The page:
Thomas Alva Edison, born in Ohio on February 11, 1847, was one of the most well-known inventors of all time. He spent a few of his early years in formal schooling, but he received most of his education at home. Thomas set up a laboratory in the basement of his family's Michigan home and spent most of his time experimenting. Edison's mother, Nancy, knew her son was fond of chemistry and electronics, so she gave him books to read on the subjects. One book explained how to perform chemistry experiments at home; Thomas did every one in the book.
A biographer of Edison once noted: "His mother had accomplished that which all truly great teachers do for their pupils, she brought him to the stage of learning things for himself, learning that which most amused and interested him, and she encouraged him to go on in that path. It was the very best thing she could have done for this singular boy."
As Edison himself put it:
"My mother was the making of me. She understood me; she let me follow my bent."
In 1859, the Grand Trunk Railroad was extended to Port Huron, Michigan. Thomas got a job as a newsboy for the day-long trip to Detroit and back. Since there was a five-hour layover in Detroit, Edison asked for permission to move his laboratory to the baggage car of the train so he could continue his experiments there. This worked for a little while, until the train lurched forward and spilled some chemicals, setting the laboratory on fire. While working for the railroad, Thomas saved the life of a station official's child who had fallen onto the tracks of an oncoming train. As a way of thanking him for saving his child's life, the father taught Thomas how to use the telegraph.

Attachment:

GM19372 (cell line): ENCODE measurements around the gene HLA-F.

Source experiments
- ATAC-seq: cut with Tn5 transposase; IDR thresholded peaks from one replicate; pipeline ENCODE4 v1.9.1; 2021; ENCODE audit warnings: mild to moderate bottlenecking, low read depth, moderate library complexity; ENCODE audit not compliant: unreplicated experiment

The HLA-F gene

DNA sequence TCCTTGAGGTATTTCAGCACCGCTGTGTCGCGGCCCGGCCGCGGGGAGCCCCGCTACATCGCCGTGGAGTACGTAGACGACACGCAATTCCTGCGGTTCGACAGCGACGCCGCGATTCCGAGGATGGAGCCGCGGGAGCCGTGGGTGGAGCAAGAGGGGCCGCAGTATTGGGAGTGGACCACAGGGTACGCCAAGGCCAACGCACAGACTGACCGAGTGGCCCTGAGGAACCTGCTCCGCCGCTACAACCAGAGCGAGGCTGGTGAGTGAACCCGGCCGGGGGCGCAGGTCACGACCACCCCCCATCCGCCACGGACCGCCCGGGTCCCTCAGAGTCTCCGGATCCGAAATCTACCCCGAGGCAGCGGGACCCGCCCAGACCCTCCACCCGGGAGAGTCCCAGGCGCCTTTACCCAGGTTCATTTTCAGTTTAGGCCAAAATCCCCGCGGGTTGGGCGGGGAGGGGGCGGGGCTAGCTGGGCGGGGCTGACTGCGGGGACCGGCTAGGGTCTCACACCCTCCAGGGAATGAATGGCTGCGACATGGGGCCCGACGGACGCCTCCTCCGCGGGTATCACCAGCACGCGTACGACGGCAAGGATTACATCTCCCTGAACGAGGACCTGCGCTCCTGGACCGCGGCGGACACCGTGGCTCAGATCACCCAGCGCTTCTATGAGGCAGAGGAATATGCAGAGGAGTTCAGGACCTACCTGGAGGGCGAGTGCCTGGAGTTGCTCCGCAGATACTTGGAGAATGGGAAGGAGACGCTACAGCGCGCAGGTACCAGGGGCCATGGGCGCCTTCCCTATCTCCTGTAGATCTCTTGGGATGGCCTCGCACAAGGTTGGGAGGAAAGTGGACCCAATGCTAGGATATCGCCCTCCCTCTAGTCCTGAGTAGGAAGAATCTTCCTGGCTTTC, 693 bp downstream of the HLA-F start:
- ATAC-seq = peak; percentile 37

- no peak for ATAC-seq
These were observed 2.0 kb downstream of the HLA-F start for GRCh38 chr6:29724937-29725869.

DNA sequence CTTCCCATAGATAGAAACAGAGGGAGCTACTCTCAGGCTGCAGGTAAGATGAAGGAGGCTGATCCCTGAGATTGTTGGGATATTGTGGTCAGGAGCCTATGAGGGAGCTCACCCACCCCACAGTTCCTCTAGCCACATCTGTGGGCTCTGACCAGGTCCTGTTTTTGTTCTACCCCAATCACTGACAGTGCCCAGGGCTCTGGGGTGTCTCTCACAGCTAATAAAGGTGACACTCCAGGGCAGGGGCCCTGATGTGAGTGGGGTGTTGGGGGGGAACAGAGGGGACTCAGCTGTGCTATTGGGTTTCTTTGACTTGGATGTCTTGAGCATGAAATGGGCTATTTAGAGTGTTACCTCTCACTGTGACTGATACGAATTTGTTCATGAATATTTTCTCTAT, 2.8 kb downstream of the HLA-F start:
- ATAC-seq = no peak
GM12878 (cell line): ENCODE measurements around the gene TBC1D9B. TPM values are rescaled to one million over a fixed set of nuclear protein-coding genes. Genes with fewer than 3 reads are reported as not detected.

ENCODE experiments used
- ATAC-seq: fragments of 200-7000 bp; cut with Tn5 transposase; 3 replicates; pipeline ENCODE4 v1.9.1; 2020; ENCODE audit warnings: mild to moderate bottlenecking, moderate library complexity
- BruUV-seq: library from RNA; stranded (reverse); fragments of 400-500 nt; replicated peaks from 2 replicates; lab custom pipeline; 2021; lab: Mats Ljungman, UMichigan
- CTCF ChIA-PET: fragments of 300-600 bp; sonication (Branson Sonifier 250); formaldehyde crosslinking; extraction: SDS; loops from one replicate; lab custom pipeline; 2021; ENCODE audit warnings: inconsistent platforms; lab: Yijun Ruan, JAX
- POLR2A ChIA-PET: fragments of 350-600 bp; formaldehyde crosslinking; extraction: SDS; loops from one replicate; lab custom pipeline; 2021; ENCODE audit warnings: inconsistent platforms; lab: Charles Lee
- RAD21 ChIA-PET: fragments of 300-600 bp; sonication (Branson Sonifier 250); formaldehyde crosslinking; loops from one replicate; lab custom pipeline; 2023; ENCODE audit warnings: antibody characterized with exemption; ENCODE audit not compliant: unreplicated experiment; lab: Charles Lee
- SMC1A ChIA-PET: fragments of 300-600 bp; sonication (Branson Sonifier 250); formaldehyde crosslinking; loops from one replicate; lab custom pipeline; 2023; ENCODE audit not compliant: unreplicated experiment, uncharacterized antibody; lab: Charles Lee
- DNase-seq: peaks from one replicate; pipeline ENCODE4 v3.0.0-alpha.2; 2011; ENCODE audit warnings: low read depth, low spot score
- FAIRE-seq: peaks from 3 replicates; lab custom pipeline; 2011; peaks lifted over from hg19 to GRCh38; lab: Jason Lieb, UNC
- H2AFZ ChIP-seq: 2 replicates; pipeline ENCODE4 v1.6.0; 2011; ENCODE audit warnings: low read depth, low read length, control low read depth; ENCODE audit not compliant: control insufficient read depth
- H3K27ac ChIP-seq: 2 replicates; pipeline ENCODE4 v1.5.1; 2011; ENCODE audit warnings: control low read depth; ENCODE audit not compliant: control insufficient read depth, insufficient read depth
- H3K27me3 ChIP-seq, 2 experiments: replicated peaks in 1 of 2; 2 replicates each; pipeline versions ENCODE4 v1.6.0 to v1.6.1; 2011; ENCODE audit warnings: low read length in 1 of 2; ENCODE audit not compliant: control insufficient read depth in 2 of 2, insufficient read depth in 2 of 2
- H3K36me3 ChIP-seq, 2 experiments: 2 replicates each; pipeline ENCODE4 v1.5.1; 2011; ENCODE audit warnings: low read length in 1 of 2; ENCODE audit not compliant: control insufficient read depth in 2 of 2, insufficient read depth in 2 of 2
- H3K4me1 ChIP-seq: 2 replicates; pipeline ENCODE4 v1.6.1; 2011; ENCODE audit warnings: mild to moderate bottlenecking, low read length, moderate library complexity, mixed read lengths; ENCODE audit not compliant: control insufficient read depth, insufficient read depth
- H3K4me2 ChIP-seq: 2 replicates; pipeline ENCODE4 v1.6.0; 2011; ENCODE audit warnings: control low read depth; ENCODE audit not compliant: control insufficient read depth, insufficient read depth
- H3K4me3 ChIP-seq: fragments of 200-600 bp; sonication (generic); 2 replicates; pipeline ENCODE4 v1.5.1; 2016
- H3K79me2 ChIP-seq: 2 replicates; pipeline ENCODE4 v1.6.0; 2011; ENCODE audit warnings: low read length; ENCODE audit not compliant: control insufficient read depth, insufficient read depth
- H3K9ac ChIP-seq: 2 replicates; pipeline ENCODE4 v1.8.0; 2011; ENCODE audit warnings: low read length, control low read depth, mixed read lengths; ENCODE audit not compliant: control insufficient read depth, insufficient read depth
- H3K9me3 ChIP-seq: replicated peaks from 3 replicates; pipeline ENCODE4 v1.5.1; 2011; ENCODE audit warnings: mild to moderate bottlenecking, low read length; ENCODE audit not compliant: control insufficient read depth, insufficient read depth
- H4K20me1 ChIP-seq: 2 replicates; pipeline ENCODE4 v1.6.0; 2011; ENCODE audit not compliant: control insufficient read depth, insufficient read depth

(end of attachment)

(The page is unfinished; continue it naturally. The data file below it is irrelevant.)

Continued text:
Thomas became so good at using the telegraph that he got a job working as a telegrapher sending signals between the United States and Canada. He began experimenting with ways to improve the telegraph, which led to his invention of the automatic telegraph, duplex telegraph, and message printer. It was about this time that Thomas dedicated his life to being a full-time inventor.
Thomas Edison moved to New York and set up a small laboratory in Newark, New Jersey. He continued his work on the telegraph and his ideas also gave birth to the universal stock ticker. In 1875, Edison wanted to build a new laboratory in Menlo Park, New Jersey. His father Samuel supervised the construction of the new laboratory; it opened in 1876.
In the period from 1878 to 1880 Edison and his associates worked on at least three thousand different theories to develop an efficient incandescent lamp. Incandescent lamps make light by using electricity to heat a thin strip of material (called a filament) until it gets hot enough to glow. Many inventors had tried to perfect incandescent lamps to "sub-divide" electric light or make it smaller and weaker than it was in the existing arc lamps, which were too bright to be used for small spaces such as the rooms of a house.
Edison's lamp would consist of a filament housed in a glass vacuum bulb. He had his own glass blowing shed where the fragile bulbs were carefully crafted for his experiments. Edison was trying to come up with a high resistance system that would require far less electrical power than was used for the arc lamps. This could eventually mean small electric lights suitable for home use.
By January 1879, at his laboratory in Menlo Park, New Jersey, Edison had built his first high resistance, incandescent electric light. It worked by passing electricity through a thin platinum filament in the glass vacuum bulb, which delayed the filament from melting. Still, the lamp only burned for a few short hours. In order to improve the bulb, Edison needed all the persistence he had learned years before in his basement laboratory. He tested thousands and thousands of other materials to use for the filament. He even thought about using tungsten, which is the metal used for light bulb filaments now, but he couldn't work with it given the tools available at that time.